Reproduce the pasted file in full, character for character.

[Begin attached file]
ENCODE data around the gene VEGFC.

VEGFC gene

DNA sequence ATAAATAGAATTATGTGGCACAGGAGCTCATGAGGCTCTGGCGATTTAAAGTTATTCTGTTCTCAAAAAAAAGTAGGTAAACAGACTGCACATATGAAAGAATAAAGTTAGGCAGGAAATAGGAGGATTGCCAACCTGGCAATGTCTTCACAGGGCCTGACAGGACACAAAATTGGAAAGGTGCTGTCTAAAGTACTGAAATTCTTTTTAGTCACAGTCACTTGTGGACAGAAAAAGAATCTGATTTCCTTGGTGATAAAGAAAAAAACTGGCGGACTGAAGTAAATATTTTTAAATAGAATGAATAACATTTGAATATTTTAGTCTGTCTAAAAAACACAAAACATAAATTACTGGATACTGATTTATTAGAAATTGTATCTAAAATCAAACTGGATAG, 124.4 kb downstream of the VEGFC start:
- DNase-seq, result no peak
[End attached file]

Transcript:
ENCODE data around the gene VEGFC.

VEGFC gene

DNA sequence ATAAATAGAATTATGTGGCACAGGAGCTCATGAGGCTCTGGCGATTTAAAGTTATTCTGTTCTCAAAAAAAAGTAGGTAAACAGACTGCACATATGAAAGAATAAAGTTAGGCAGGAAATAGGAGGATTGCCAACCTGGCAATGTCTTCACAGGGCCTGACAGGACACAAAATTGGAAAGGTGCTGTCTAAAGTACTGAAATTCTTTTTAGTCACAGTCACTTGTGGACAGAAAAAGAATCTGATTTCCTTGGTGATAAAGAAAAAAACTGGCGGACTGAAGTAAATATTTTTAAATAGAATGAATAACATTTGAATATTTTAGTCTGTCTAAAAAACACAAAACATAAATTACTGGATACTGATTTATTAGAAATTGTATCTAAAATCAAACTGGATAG, 124.4 kb downstream of the VEGFC start:
- DNase-seq, result no peak